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Location: UFOUpDatesList.Com > 2007 > Dec > Dec 13

Great Beasts Peppered From Space

From: Diana Cammack <cammack.nul>
Date: Wed, 12 Dec 2007 18:55:32 -0000
Archived: Thu, 13 Dec 2007 03:55:21 -0500
Subject: Great Beasts Peppered From Space

Source: BBC - London, UK


Tuesday, 11 December 2007

Great Beasts Peppered From Space
By Jonathan Amos
Science reporter, BBC News, San Francisco

Startling evidence has been found which shows mammoth and other
great beasts from the last ice age were blasted with material
that came from space.

Eight tusks dating to some 35,000 years ago all show signs of
having being peppered with meteorite fragments.

The ancient remains come from Alaska, but researchers also have
a Siberian bison skull with the same pockmarks.

The scientists released details of the discovery at a meeting of
the American Geophysical Union in San Francisco, US.

They painted a picture of a calamitous event over North America
that may have severely knocked back the populations of some

Blast direction

"We think that there was probably an impact which exploded in
the air that sent these particles flying into the animals," said
Richard Firestone from the Lawrence Berkeley National

"In the case of the bison, we know that it survived the impact
because there's new bone growth around these marks."

Large quantities of mammoth tusk material are now in collections

And geoscience consultant Allen West added: "If the particles
had gone through the skin, they may not have made it through to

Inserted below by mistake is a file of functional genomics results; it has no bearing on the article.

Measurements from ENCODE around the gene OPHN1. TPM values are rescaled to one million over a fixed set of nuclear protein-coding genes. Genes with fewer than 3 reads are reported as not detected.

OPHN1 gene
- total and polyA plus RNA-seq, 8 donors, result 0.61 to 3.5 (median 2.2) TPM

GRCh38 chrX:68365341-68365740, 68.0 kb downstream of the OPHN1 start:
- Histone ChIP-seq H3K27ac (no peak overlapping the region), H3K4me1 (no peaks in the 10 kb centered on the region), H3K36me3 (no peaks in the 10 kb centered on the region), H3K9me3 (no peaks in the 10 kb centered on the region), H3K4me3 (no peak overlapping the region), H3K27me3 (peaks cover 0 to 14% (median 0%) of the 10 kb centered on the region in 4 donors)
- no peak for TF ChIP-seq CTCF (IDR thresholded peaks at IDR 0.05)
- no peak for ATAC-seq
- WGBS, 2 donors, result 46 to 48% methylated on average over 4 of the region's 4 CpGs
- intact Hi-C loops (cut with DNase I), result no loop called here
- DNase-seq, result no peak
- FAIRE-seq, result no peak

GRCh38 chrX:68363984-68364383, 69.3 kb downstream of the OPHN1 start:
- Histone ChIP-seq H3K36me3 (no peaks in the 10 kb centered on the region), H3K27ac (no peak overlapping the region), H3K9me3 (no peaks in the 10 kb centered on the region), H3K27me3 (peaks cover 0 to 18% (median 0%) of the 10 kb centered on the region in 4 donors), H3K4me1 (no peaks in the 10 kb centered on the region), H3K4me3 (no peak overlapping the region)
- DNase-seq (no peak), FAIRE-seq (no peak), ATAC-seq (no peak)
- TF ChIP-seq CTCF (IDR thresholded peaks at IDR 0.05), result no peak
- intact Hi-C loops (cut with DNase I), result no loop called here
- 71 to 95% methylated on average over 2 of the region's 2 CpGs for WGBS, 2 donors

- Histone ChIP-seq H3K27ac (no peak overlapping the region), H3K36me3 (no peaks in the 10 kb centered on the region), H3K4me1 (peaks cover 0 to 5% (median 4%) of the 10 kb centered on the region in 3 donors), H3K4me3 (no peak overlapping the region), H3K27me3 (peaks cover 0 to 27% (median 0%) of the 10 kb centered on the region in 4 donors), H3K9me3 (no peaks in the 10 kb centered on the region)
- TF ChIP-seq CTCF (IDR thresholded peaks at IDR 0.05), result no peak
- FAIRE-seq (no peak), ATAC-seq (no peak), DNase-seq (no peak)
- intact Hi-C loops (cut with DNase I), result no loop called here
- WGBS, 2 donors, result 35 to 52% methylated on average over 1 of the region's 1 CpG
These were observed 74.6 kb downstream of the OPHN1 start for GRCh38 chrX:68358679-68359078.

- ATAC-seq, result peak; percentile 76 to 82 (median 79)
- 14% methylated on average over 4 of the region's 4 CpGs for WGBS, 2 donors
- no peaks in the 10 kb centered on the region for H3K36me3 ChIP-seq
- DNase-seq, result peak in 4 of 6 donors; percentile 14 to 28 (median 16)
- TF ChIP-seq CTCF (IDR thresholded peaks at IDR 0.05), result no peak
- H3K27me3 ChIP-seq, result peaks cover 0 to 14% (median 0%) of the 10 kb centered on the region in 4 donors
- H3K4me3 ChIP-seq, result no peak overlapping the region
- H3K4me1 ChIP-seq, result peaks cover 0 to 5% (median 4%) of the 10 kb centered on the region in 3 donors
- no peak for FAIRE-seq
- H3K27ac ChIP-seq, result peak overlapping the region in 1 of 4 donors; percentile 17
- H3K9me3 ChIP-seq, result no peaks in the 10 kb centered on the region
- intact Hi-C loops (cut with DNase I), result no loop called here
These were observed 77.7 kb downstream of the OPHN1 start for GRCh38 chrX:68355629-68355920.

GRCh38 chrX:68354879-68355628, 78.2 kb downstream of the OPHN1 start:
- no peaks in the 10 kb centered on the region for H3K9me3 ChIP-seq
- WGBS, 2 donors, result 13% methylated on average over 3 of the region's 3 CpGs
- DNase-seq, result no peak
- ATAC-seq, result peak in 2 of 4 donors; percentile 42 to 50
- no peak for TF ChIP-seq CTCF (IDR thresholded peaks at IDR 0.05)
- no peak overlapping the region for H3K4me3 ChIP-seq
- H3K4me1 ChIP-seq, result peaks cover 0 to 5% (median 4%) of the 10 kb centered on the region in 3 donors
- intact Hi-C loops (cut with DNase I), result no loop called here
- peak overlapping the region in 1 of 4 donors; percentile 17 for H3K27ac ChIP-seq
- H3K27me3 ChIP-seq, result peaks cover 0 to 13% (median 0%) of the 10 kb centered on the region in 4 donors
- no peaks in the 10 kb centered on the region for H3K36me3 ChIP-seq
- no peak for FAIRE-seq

vital organs; but this material could certainly have blinded the
animals and severely injured them."

The mammoth and bison remains all display small (about 2-3mm in
size) perforations.

Raised, burnt surface rings trace the point of entry of high-
velocity projectiles; and the punctures are on only one side,
consistent with a blast coming from a single direction.

Viewed under an electron microscope, the embedded fragments
appear to have exploded inside the tusk and bone, say the
researchers. Shards have cut little channels.

The sunken pieces are also magnetic, and tests show them to have
a high iron-nickel content, but to be depleted in titanium.

The ratios of different types of atoms in the fragments meant it
was most unlikely they had originated on Earth, the team told
the AGU meeting.

Magnetic hunt

The discovery follows on from the group's previous research
which claimed a more recent space collision - some 13,000 years

The researchers reported the discovery of sediment at more than
20 sites across North America that contained exotic materials:
tiny spheres of glass and carbon, ultra-small specks of diamond
and amounts of the rare element iridium that were too high to be

The scientists also found a black layer which, they argued, was
the charcoal deposited by wildfires that swept the continent
after the space object smashed into the Earth's atmosphere.

"It was just a tiny magnet on a string, but very strong. It
would swing over and stick firmly to these little dots" --Allen

"We had found evidence of particle impacts in chert, or flint,
at a Clovis Indian site in Michigan," Dr Firestone said.

"So, we got the idea that if these impacts were in the chert,
then they might likely also have occurred in large surfaces such
as tusks; and we decided it was worth a shot to go look for

Allen West began the hunt at a mammoth tusk sale in his home
state of Arizona.

He immediately found one tusk with the tell-tale pockmarks and
asked the trading company if he could look through its entire
collection. He sorted literally thousands of items.

"There are many things that can cause spots, such as algae, and